A better understanding of children's brains is quite comforting to caring parents and dedicated educators. When gaining insights into what is going on in a child's head, adults can better handle stressful situations.
Frequently I talk about and provide activity ideas for developing the "thinking area" of the brain. This area is the pre-frontal cortex. This area is critically important for the ability to self regulate. It is the area that takes the most time to fully develop. So, it is valuable for adults to remember the brains of children are still immature. Keeping in mind that children's young brains do not always have the ability to control emotions is very helpful. Children need the adults in their lives to help them deal with big and overwhelming emotions.
It is a pleasure to share this guest blog, to provide further explanation about how the emotional brain areas may still be more in control than the "thinking areas." Dr. LauraJJ Dessauer shares her knowledge and also provides suggestions for creative and positive problem solving with children. She also shares a link to provide further information. Enjoy!
Help My Child Is Screaming On The Floor, Now What?
If you are a parent then you have faced the challenge of helping your child find ways to manage those big feelings that at times seem to over take them. Those feelings of frustration, anger, or sadness that appear to storm out of nowhere and take over your child. Often parents are bewildered by the behaviors attached to these feelings such as tantrums, yelling, crying, refusal, inflexibility, shutting down, or hitting. Many calm rational parents, who have read the latest parenting books, still struggle with helping their children through the maze of these intense feelings and out of control behaviors. What may be lacking in traditional parenting methods is a way to teach your children emotional management skills that speak to them in their own natural language. Creative thinking offers a way to do just that.
Children who are unable to regulate strong emotions experience “melt-downs”. Brain research suggests that “emotional hijacking” occurs when there is a flooding of electro-chemicals in the brain. Children who experience a stressful situation may become emotionally escalated due to the amygdala being flooded by peptides and hormones. However, neuroscience suggests that by using your cortex, the analytical part of your brain, you can self-regulate strong emotions. When a child is in a learning environment that elicits strong negative emotions this can impact their ability to hear or comprehend what is being taught. The inability to regulate emotions may lead to social isolation, poor academic outcomes, and low self-esteem. However, there is a link between positive affective states and cognitive performance. Thereby, suggesting a relationship between positive affect, higher productivity, creative problem solving, memory, and logic. It is also suggested that increases in dopamine released by positive affect promotes creative problem solving. Moreover, the research on multiple intelligences offers some insight into the different ways a child learns and why some children learn through trying things out by doing a hands-on project.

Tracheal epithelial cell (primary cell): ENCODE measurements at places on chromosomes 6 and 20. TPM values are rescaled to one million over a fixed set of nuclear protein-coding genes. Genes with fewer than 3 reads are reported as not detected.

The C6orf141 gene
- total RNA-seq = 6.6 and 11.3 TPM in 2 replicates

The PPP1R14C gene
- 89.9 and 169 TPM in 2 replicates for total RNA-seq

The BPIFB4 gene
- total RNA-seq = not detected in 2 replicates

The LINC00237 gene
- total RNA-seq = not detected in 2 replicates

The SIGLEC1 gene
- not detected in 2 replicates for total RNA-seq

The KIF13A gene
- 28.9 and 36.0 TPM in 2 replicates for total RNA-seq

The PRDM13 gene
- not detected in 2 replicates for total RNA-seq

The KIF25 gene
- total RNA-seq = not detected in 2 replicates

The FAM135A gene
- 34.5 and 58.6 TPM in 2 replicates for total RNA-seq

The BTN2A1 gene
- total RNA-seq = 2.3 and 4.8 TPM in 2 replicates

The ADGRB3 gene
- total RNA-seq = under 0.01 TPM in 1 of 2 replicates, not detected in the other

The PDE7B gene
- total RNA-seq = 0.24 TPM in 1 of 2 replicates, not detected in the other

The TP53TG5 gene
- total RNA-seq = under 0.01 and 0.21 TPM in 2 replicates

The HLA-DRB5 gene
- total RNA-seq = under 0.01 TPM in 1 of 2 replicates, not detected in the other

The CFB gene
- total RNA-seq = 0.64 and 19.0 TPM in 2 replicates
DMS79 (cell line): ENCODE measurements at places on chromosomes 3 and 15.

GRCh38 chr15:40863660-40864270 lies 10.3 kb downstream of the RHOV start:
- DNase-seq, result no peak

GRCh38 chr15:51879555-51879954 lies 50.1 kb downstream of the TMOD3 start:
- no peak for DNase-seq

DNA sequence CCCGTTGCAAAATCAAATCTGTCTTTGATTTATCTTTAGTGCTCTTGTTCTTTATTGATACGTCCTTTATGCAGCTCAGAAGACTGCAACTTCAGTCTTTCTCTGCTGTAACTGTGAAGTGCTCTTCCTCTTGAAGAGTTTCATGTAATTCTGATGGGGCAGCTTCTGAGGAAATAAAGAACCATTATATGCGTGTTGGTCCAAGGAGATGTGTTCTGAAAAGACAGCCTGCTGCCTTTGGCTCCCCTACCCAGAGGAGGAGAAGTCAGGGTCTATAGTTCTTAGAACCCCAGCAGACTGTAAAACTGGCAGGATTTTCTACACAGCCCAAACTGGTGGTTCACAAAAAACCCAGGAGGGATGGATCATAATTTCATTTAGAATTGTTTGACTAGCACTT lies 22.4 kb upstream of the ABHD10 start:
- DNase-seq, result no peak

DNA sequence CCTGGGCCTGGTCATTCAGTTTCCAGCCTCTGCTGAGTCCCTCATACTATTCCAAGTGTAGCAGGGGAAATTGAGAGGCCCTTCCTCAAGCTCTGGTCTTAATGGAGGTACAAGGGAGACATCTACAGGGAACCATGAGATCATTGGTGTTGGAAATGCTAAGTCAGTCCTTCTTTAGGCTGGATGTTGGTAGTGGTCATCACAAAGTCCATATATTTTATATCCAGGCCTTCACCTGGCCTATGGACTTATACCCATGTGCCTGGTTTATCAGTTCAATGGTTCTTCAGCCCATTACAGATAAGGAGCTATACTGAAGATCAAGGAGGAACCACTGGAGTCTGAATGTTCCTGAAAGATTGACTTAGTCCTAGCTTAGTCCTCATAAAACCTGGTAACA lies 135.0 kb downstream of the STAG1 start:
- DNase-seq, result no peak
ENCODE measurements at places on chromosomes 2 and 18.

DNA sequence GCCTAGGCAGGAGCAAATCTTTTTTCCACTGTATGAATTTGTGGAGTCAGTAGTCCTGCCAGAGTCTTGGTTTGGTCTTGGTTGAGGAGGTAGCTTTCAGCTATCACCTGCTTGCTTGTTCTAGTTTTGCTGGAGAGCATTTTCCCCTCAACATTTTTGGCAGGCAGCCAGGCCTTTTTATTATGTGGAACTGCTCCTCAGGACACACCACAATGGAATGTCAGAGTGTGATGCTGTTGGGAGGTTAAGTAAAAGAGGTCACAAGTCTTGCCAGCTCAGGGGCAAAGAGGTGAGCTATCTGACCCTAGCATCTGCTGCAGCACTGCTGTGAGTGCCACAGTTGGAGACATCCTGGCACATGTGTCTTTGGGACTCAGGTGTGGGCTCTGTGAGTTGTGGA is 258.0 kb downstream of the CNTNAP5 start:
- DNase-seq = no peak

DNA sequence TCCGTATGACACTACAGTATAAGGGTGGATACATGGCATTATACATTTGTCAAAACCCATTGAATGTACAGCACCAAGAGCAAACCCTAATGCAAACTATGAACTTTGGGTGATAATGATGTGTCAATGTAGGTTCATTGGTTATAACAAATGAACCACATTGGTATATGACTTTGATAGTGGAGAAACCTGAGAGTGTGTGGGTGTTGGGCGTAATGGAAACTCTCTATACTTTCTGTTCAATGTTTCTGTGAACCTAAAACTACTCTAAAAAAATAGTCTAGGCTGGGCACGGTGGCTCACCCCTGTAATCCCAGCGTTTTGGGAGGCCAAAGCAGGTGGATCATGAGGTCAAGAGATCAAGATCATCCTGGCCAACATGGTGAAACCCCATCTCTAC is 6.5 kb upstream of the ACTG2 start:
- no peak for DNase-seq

So what does that mean to the parent who just wants to help their child learn how to manage the big overwhelming feelings and out of control behaviors? It means that doing a creative and pleasurable activity may enhance a child’s learning. It also means that if a child is involved in a positive learning experience that is related to the way they process information, they may be able to learn and retain this information more readily.
Five easy tips to help your child use their creativity for emotional management:
1. Use clay, or crayons, markers, and paper to create a character from their imagination to help them stop and think before they act.
2. Use clay to express their frustration and then create a new way to solve the problem they are encountering.
3. Come up with a creative plan to stop their sibling from bugging them using markers to draw out their choices.
4. Children in a creative problem-solving group can create modeling clay figures to help them negotiate relationships and find ways to build social skills.
5. Take a creative break! When you notice your child becoming agitated and they are unable to talk through the problem have them take a break in their relaxation corner and use markers and crayons to express what they are feeling.
These creative exercises help children to “strengthen” their problem-solving muscles. In other words, they are building up their prefrontal cortex and when they are becoming emotionally charged they can use their creative thinking to get back in control. Creative thinking offers a way for your child to become in control of their emotions, not their emotions controlling them, and isn’t that what every parent wants?
Are you in need of more support? We can help! Learn more creative tools and strategies to help your child, click here to access the free audio mini-course Secrets Your Kids Really Don’t Want You to Know: A Child Art Therapist Tells All (*except for the confidential stuff) www.thecreativityqueen.com
Dr. Laura JJ Dessauer’s, ATR-BC, LCAT mission is to teach children and parents creative ways to connect and communicate with respect and compassion, so your child can feel happier and more confident. As the founder of the Creativity Queen, LLC, Laura’s a Board Certified Creative Arts Therapist and Certified Parent and Teen Coach with over 23 years of experience working with families, children and teens in over 21 school districts. The Creativity Queen, Winner of SCORE Small Business of the Year, offers individual art therapy sessions and creative problem solving programs for both children and adults.
Copyright 2011 Creativity Queen, LLC
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